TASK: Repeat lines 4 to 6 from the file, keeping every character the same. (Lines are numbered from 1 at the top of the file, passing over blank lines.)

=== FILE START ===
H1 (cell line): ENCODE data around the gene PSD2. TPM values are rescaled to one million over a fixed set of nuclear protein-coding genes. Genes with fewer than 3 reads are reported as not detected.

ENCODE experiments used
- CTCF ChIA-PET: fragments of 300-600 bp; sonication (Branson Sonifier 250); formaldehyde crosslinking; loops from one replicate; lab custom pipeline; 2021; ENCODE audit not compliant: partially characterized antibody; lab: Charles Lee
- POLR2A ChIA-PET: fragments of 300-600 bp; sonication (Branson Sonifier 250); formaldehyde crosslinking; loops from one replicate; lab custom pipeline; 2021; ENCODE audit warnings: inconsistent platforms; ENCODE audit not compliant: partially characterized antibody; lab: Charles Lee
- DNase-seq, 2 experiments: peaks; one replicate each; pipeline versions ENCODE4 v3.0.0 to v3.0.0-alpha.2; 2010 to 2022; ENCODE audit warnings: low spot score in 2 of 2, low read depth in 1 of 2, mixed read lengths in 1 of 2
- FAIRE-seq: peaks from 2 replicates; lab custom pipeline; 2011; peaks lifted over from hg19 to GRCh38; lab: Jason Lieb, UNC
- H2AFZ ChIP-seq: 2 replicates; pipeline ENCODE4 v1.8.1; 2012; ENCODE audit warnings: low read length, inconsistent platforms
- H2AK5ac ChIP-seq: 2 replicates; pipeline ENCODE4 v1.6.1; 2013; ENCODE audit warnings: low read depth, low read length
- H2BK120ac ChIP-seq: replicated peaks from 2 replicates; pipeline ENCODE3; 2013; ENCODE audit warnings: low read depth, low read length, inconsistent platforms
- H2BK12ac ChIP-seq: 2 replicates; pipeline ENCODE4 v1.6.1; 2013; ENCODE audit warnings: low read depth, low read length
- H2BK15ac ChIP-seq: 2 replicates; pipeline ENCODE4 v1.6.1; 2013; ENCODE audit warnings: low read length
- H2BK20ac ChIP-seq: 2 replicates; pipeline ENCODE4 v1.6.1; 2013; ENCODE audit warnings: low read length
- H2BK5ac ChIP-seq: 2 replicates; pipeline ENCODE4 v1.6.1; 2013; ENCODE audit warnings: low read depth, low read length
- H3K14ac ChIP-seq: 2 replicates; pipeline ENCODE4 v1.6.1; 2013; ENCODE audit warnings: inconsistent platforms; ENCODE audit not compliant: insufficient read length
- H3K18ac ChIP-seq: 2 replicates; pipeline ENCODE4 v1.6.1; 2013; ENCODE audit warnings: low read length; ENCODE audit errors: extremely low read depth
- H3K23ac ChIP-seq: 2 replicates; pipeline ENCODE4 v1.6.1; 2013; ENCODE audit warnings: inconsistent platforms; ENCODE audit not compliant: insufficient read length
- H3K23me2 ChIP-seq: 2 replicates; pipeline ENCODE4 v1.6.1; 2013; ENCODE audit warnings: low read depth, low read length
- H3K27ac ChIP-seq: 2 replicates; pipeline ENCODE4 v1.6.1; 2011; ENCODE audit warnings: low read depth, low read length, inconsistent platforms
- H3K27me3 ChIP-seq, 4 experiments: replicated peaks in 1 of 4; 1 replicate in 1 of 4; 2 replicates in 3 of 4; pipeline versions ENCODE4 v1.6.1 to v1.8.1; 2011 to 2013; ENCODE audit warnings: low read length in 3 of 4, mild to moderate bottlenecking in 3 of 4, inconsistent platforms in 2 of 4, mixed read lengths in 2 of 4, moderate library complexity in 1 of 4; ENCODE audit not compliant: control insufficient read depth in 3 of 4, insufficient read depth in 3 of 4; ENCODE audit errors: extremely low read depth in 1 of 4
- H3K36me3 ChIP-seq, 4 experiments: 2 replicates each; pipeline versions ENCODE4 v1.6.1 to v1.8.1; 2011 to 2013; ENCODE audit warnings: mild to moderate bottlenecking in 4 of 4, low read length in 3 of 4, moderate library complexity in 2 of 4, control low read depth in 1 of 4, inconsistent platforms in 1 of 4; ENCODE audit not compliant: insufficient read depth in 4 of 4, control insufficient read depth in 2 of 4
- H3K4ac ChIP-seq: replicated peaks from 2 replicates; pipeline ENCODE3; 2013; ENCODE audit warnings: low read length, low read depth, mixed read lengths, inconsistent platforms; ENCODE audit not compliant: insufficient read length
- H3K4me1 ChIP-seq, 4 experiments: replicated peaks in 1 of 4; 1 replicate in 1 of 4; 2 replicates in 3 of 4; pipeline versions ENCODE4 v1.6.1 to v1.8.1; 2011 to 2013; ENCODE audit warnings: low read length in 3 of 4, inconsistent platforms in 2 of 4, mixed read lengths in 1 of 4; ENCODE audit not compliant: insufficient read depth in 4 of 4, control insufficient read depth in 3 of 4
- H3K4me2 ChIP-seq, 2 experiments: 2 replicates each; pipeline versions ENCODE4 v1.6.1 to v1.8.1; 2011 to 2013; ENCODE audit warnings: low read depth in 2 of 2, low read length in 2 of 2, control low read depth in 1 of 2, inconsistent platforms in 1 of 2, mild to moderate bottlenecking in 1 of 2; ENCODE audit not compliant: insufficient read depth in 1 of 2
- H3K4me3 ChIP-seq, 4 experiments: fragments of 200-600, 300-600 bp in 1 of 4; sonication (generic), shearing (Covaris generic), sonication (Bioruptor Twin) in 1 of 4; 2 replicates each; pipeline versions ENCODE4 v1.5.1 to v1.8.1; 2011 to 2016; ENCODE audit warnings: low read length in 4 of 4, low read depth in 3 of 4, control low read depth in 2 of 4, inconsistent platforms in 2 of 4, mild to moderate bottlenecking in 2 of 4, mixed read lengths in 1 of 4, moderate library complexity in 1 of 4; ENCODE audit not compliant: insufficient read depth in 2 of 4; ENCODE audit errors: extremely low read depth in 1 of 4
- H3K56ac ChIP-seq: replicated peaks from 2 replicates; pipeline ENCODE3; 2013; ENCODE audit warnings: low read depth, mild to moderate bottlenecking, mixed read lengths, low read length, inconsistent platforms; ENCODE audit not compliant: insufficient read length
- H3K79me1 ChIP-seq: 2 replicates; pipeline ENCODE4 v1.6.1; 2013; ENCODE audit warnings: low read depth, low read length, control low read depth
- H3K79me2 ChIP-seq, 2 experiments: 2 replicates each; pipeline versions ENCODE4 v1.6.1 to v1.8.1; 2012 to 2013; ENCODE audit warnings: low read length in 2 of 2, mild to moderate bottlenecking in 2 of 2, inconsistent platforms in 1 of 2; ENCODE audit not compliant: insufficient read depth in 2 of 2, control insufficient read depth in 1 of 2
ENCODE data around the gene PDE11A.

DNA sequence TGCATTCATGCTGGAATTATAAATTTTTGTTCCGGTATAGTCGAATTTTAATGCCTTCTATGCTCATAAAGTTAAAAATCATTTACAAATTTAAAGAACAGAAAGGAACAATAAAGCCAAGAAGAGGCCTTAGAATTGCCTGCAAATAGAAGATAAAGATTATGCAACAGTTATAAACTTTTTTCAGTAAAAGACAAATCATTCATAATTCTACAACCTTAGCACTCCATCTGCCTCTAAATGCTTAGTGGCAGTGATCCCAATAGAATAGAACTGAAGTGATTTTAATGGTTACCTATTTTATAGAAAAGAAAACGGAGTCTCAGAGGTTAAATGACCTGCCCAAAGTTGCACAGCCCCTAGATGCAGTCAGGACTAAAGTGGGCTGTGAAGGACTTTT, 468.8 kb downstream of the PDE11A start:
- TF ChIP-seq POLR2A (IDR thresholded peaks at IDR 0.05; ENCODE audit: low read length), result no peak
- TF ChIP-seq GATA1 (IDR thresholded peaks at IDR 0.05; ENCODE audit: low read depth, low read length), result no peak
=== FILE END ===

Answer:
- POLR2A ChIA-PET: fragments of 300-600 bp; sonication (Branson Sonifier 250); formaldehyde crosslinking; loops from one replicate; lab custom pipeline; 2021; ENCODE audit warnings: inconsistent platforms; ENCODE audit not compliant: partially characterized antibody; lab: Charles Lee
- DNase-seq, 2 experiments: peaks; one replicate each; pipeline versions ENCODE4 v3.0.0 to v3.0.0-alpha.2; 2010 to 2022; ENCODE audit warnings: low spot score in 2 of 2, low read depth in 1 of 2, mixed read lengths in 1 of 2
- FAIRE-seq: peaks from 2 replicates; lab custom pipeline; 2011; peaks lifted over from hg19 to GRCh38; lab: Jason Lieb, UNC